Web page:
The core is a focus area for many exercise programs. Let’s chat about how to keep it efficient and effective.
First of all – remember that spot reducing is a myth! No matter how many crunches and planks you do, you will not burn more fat in your abdomen area.
What does come close to spot reducing cardiovascular exercise. During cardio, the body uses more intra-abdominal fat – the fat that is closest to the organs of the abdomen. This is great news! These fat cells are very active in promoting inflammation and disease – so keep the cardio going to reduce this hazardous type body fat.
Beyond that though – more core work does not mean less fat around your middle. Please consider this if you spend a good portion of your exercise time on your abs/core… ask yourself why am I doing this? Is it myth or science based?
The core is a term used for all that is in the middle of the body – the abdomen, sides and back. There are several very important muscles here. The core is there for function. It holds the body together and protects some REALLY important parts of the body – the spine and the organs. If it didn’t have to be so flexible to allow us to move it would probably be a bone – like our ribcage that protects our heart and lungs. The network of muscles is designed for stability with flexibility.
The key muscle for stability is the Transverse Abdominal (TA) muscle. It is like a corset – wraps around from the spine to the front of the belly. It supports the neutral alignment of the spine. It is designed like a lifting belt – the key is turning it on when we need it.
Certain exercises, like planks, strengthen the TA. However, being able to consciously turn on this muscle when we are upright and using our arms and legs is where we gain the most function. We need to train our brain to activate this muscle while lifting, carrying, lifting overhead, etc.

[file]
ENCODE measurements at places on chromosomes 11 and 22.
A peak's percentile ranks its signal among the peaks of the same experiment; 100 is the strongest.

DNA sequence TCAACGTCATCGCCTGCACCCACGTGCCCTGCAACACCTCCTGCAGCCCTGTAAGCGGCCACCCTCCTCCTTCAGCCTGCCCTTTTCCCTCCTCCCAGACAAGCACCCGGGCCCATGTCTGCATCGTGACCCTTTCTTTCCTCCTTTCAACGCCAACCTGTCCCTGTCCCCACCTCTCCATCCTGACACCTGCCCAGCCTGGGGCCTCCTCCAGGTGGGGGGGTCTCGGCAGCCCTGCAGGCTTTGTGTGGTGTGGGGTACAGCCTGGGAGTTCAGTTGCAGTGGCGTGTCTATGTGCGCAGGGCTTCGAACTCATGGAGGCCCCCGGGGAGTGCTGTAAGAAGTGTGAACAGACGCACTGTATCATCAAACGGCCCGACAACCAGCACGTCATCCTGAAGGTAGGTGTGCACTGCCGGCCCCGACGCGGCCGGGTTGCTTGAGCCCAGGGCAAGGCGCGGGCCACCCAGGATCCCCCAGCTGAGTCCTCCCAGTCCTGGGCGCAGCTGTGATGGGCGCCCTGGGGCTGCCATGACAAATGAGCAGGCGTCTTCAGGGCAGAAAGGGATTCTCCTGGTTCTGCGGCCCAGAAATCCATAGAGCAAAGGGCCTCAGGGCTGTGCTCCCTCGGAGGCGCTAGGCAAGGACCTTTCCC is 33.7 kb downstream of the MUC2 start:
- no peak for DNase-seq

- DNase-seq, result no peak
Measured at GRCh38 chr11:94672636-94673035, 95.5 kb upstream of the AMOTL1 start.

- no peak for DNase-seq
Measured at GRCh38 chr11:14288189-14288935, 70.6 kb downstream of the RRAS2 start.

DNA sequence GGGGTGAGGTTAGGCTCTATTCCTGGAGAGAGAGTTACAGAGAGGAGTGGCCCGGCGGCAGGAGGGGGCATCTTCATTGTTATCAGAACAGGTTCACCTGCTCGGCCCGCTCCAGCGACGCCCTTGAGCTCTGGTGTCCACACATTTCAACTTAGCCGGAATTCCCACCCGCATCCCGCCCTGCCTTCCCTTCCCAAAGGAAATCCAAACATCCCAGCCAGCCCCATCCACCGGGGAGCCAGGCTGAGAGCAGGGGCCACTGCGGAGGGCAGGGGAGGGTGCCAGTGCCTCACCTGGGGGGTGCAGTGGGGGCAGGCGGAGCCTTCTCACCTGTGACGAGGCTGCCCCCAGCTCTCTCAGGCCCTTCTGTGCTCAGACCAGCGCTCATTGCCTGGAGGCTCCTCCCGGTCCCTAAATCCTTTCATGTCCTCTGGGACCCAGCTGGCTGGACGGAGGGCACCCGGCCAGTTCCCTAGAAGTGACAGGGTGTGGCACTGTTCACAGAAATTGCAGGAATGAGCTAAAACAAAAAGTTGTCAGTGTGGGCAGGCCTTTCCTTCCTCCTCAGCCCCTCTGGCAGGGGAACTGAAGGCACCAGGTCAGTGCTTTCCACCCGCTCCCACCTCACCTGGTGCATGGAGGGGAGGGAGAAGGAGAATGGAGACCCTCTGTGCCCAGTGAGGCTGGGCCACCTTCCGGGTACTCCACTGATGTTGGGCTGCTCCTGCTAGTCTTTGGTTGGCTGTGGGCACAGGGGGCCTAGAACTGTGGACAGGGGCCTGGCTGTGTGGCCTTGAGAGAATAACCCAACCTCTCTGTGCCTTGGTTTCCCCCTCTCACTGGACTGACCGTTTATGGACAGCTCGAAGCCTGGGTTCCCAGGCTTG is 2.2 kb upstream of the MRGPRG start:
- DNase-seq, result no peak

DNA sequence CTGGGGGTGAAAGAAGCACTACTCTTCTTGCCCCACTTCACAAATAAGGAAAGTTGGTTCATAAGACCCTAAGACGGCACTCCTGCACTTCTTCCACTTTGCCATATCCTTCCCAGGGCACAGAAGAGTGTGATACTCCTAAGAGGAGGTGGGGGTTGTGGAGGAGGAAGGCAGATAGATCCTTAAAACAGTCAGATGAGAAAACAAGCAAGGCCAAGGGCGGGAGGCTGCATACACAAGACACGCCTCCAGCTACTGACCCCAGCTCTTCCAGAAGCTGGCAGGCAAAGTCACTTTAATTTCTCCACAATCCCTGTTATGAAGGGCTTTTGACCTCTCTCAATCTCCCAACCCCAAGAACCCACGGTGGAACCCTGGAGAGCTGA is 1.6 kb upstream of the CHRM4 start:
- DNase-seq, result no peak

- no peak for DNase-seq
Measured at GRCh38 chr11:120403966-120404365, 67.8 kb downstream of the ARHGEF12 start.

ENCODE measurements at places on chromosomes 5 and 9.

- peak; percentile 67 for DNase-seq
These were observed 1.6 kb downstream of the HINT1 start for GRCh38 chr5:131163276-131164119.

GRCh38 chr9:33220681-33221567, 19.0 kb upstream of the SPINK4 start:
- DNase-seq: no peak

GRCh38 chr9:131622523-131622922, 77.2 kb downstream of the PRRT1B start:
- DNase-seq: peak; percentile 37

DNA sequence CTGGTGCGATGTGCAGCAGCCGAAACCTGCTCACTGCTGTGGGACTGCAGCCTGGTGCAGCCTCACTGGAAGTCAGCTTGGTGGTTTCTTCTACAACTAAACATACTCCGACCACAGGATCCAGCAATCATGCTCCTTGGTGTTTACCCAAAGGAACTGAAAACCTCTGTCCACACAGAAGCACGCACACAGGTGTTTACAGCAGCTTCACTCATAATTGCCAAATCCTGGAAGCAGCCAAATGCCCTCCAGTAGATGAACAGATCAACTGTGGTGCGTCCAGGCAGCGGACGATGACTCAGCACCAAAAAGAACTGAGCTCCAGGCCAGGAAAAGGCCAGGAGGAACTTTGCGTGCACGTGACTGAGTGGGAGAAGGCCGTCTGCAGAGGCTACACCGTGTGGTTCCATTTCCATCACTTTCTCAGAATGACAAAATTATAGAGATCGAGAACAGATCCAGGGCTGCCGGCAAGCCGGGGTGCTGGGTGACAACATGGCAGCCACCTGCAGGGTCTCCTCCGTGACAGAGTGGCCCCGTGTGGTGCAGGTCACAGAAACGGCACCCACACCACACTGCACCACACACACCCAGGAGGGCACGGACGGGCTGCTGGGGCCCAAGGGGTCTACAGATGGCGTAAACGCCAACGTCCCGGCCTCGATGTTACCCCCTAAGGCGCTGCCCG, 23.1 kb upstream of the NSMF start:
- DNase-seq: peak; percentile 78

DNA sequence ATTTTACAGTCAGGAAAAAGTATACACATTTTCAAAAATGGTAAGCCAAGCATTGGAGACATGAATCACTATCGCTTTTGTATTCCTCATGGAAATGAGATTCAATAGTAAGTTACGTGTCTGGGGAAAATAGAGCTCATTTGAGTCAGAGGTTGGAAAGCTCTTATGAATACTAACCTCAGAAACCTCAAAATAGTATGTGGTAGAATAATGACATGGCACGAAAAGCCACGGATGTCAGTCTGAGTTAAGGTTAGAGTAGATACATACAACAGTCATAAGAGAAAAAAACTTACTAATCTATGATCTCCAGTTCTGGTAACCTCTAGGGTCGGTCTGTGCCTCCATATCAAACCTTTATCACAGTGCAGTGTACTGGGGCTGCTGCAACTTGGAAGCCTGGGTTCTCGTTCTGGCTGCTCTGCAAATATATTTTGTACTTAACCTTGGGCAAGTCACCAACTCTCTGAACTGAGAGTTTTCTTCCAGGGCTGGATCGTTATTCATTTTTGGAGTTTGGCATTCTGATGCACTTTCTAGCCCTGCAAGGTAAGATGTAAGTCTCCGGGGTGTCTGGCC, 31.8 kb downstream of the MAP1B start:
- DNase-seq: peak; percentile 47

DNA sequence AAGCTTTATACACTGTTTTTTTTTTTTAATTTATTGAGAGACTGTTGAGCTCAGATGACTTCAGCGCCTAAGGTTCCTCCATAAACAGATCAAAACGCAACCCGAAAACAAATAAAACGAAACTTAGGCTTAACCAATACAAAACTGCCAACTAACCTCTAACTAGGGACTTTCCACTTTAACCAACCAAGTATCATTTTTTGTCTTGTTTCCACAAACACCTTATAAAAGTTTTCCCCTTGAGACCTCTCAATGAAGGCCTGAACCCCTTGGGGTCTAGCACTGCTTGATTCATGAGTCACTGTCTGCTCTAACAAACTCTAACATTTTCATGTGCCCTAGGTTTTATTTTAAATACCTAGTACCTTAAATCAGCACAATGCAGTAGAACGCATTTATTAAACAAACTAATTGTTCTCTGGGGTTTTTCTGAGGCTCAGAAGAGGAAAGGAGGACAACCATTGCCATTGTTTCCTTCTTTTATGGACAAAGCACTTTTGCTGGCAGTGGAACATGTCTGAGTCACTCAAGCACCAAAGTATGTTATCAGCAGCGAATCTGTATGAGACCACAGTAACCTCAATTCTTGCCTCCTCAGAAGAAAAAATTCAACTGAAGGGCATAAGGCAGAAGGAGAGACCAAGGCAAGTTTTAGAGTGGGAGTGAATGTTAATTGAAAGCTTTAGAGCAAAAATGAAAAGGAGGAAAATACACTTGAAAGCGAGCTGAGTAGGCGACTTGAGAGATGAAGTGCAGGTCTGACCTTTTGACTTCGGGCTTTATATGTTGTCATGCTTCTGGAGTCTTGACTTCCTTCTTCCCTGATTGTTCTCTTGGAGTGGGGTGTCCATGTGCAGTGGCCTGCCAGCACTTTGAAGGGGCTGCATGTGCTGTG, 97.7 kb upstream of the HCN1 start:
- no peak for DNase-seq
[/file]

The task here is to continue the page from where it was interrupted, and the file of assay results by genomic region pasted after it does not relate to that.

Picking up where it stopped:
Some core exercises can cause more harm than good. See this video about why crunches don’t work. If you are interested in their Core Foundations program we do offer a discount for weight center patients. It a well designed program for those with diastasis recti, hernia, and back pain.
It is difficult to teach the proper way to use this muscle in writing. If you are a weight center patient, schedule an appointment with me to learn it in person.
Click here is a video that does a nice job of explaining how the ribs are a key part of core health and function and how to start working the TA.
The big message here is
- Spot reducing is a myth. Extra core work is not the answer to extra weight around the middle – regular exercise and managing food intake for general weight loss is the key
- The purpose of core exercises is to maximize function and stability in this area to protect the spine and organs.
- Some core exercises can harm the core muscles and the structure of the spine, especially if you have a weakness in this area.
- Proper alignment of your skeleton is important for best function of core muscles. The positioning of your joints – especially your hips and ribs makes a big difference on function and reducing injury during any activity.
- The best way to train the core for function is to activate it consciously in an upright position – and practice using it during daily activities.
Here is an article that is also helpful.
Please share and questions or comments you might have.
Keep Moving, Be Well
2 responses to “The Core of the Core”
Just starting alot of core work at Physical therapy. I also just invested in a stability ball for home exercise and to help with posture. Being someone who suffers from chronic back pain, core strength is vital to my recovery.
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